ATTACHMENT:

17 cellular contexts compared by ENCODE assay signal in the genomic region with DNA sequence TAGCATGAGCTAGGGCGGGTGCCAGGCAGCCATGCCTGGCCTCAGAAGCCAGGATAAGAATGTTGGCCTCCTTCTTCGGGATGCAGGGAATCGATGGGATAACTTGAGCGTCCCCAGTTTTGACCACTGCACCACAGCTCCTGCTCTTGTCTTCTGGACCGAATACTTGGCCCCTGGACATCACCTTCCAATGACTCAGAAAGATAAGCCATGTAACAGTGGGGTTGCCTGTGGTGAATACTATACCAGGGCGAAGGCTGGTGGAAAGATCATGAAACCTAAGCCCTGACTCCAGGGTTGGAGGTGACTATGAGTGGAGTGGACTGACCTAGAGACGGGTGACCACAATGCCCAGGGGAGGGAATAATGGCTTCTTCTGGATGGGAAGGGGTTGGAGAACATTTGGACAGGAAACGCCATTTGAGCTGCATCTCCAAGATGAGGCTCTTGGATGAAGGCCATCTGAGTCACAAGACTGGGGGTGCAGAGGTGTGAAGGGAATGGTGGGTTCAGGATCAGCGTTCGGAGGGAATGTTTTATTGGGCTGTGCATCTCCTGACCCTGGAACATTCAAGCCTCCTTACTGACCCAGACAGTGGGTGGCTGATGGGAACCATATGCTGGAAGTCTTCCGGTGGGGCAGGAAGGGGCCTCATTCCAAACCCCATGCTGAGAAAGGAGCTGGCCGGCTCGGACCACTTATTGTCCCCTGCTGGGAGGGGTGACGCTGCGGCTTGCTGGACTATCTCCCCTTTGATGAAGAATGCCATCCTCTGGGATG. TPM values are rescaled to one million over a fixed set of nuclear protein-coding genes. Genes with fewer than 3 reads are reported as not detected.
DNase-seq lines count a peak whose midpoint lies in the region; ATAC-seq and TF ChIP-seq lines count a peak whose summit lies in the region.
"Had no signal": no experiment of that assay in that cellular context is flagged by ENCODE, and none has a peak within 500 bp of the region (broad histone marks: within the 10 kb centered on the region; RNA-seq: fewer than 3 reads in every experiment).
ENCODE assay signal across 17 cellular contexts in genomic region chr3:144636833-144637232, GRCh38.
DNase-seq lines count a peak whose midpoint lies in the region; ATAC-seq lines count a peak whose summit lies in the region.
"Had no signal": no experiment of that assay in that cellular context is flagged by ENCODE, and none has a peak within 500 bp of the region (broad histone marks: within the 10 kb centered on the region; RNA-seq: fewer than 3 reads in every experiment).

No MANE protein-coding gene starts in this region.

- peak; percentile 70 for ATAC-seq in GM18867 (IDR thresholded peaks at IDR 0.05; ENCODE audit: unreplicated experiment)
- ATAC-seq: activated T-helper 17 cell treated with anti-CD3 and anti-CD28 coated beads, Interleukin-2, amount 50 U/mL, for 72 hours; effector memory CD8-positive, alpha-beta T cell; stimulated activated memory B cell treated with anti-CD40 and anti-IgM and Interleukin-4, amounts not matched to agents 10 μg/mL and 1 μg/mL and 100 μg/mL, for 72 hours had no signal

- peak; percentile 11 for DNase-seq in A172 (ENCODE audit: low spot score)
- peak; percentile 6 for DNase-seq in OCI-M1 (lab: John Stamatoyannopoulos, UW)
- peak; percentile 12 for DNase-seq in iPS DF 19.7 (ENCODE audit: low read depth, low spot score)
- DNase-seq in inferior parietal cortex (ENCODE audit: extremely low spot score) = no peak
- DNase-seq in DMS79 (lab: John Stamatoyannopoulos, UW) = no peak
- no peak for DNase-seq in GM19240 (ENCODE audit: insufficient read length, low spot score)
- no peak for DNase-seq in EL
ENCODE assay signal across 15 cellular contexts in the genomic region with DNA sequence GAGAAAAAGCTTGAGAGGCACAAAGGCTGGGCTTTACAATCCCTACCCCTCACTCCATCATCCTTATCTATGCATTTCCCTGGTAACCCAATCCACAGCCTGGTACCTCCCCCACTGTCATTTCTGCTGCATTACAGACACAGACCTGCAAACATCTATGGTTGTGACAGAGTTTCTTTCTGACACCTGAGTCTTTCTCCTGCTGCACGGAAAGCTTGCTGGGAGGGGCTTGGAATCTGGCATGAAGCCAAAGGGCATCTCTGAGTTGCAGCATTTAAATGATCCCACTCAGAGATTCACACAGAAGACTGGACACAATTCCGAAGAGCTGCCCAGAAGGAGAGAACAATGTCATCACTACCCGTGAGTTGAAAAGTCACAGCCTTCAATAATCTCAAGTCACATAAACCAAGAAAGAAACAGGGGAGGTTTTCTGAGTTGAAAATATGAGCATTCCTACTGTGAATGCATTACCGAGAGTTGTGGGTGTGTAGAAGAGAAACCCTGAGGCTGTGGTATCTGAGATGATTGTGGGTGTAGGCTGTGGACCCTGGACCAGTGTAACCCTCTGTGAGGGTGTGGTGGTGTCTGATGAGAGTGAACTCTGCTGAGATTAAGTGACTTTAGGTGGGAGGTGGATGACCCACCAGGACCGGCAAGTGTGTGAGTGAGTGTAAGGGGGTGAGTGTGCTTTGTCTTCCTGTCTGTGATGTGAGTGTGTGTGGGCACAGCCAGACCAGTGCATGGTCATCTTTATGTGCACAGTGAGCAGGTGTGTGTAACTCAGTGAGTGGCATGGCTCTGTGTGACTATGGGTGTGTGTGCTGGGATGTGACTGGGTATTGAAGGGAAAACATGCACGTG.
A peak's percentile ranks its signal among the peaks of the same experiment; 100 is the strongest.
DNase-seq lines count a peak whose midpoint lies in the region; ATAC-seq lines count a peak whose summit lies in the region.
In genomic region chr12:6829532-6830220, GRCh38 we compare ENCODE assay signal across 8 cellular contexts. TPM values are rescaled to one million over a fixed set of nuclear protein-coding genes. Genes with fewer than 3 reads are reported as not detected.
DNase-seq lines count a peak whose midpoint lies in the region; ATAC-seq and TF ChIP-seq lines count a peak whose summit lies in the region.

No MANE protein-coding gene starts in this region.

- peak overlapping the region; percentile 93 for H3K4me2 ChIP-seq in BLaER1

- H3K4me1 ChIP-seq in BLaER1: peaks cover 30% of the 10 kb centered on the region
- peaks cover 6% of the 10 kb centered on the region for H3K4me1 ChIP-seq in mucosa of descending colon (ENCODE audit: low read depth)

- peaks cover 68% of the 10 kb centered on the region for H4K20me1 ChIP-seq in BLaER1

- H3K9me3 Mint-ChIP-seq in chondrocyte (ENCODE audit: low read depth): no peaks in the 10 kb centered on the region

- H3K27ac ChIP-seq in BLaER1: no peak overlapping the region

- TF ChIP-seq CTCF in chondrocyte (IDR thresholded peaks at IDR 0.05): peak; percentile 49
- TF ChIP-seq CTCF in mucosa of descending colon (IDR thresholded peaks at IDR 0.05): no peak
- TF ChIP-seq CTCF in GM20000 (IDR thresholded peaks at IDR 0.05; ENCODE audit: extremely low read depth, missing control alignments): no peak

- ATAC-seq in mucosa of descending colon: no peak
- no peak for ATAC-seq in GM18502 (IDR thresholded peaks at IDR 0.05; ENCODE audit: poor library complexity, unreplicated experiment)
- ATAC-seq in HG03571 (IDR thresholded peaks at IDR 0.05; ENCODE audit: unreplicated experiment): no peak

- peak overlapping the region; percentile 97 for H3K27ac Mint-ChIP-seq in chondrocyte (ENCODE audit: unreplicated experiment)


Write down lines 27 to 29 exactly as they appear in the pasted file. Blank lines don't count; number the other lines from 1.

- H3K9me3 Mint-ChIP-seq in chondrocyte (ENCODE audit: low read depth): no peaks in the 10 kb centered on the region

- H3K27ac ChIP-seq in BLaER1: no peak overlapping the region

- TF ChIP-seq CTCF in chondrocyte (IDR thresholded peaks at IDR 0.05): peak; percentile 49